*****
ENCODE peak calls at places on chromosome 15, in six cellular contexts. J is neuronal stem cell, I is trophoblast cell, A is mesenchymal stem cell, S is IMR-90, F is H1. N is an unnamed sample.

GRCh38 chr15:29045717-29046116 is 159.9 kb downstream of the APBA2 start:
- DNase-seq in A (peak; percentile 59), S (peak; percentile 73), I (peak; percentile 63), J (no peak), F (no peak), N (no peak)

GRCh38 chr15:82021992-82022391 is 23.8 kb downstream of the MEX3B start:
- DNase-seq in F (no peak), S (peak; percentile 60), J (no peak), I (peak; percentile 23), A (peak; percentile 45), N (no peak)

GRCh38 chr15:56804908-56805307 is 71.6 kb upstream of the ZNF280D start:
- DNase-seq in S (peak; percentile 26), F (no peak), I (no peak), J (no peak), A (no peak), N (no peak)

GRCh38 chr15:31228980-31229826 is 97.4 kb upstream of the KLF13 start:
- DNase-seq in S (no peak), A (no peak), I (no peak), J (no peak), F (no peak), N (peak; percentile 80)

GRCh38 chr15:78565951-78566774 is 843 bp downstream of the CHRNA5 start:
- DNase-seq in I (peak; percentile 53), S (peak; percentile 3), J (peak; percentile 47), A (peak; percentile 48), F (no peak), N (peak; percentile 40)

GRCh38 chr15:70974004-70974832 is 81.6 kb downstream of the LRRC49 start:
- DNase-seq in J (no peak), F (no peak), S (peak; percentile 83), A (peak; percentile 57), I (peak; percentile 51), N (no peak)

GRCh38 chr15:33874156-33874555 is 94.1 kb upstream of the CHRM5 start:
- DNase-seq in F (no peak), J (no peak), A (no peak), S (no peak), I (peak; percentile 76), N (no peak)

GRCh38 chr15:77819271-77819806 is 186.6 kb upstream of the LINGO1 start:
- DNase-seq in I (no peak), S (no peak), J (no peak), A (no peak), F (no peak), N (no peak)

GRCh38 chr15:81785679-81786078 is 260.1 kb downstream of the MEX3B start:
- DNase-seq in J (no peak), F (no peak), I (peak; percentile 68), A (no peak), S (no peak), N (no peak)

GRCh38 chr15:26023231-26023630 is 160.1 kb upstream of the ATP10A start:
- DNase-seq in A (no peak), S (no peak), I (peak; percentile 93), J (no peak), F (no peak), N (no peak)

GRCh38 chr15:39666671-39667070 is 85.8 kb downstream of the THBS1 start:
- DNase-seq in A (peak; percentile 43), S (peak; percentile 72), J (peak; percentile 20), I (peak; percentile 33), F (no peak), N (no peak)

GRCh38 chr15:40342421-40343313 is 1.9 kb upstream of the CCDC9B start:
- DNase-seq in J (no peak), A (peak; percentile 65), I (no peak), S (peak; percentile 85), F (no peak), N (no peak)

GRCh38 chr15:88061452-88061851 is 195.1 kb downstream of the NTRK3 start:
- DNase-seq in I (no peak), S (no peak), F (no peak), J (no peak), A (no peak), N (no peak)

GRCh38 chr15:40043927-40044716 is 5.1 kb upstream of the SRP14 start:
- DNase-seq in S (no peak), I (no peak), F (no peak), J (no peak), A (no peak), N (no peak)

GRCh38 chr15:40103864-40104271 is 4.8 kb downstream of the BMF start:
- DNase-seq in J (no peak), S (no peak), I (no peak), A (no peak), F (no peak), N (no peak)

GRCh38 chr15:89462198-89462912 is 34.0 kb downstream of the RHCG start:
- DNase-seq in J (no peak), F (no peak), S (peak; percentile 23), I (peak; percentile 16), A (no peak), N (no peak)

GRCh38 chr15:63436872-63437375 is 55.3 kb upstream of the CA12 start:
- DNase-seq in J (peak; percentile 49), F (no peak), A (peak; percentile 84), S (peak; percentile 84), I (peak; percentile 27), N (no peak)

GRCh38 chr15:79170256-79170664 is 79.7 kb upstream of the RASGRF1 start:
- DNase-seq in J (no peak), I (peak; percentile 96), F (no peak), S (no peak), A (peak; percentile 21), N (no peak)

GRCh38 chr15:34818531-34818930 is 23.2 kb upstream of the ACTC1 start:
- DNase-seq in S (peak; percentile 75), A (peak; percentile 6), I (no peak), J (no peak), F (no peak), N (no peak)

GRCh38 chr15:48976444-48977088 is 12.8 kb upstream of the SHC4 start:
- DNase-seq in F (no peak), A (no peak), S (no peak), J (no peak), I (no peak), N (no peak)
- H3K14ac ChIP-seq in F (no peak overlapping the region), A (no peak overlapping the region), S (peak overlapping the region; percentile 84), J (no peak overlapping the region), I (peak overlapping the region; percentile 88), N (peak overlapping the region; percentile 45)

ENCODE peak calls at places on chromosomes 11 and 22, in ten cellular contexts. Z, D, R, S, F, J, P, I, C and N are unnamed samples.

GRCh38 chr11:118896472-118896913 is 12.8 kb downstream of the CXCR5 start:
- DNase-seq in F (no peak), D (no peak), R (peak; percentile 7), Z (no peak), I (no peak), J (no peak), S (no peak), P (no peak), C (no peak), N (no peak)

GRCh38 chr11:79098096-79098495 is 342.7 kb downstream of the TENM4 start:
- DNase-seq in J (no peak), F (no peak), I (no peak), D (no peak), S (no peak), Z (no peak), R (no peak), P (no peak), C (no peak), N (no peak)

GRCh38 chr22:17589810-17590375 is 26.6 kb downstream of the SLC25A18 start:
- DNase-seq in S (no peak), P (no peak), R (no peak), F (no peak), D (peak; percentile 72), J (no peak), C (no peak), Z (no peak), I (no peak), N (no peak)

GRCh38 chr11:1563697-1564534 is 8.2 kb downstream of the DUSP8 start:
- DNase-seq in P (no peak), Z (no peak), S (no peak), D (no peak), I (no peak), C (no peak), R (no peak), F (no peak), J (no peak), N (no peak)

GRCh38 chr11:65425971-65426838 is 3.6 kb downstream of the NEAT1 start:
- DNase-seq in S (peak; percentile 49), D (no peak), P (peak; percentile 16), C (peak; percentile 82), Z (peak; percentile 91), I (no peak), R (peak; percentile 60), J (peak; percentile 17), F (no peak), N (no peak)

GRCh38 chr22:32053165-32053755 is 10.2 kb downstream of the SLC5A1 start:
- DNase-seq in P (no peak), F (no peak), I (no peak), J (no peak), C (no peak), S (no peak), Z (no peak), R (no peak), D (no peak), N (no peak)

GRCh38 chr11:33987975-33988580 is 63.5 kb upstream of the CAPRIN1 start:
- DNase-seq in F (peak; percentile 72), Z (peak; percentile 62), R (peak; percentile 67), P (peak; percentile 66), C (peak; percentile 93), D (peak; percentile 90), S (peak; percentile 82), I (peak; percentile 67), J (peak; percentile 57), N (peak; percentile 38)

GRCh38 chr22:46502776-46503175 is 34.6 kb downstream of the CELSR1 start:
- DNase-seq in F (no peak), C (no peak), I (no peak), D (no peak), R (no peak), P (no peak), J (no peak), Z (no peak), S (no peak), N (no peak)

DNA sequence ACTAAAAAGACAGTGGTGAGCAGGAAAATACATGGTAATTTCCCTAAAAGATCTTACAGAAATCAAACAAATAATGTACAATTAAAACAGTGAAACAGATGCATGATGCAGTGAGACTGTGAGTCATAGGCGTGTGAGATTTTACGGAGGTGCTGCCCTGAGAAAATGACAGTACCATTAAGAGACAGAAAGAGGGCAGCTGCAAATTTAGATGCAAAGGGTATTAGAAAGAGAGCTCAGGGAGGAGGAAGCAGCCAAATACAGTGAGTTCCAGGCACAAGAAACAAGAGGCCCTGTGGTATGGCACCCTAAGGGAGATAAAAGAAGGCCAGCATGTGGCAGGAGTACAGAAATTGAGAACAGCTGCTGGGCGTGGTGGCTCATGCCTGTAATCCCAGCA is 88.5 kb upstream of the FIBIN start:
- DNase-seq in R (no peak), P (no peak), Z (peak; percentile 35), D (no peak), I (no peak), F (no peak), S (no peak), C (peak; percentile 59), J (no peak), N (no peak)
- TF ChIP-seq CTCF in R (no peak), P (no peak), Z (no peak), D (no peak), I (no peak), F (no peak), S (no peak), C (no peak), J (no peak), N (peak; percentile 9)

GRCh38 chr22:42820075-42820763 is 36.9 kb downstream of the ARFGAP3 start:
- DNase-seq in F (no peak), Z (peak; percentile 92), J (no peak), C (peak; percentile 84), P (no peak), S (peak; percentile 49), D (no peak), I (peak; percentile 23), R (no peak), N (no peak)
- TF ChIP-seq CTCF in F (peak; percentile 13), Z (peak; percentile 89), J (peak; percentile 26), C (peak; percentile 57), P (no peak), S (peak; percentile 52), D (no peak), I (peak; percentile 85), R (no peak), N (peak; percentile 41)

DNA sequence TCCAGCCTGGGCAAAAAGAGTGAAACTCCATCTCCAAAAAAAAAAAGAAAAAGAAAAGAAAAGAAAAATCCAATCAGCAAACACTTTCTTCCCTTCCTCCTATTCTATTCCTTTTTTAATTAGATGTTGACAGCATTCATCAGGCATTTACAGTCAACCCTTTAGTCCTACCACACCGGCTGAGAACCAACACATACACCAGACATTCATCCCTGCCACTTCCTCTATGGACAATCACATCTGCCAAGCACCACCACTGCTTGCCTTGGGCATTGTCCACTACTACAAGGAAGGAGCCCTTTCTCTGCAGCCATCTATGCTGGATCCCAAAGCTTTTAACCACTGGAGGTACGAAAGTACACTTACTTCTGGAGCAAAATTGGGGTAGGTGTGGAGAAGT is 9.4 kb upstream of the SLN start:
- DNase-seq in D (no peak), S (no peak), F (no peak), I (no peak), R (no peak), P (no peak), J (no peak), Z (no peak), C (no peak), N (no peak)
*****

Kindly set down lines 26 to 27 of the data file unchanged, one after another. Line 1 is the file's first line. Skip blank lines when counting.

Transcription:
GRCh38 chr15:88061452-88061851 is 195.1 kb downstream of the NTRK3 start:
- DNase-seq in I (no peak), S (no peak), F (no peak), J (no peak), A (no peak), N (no peak)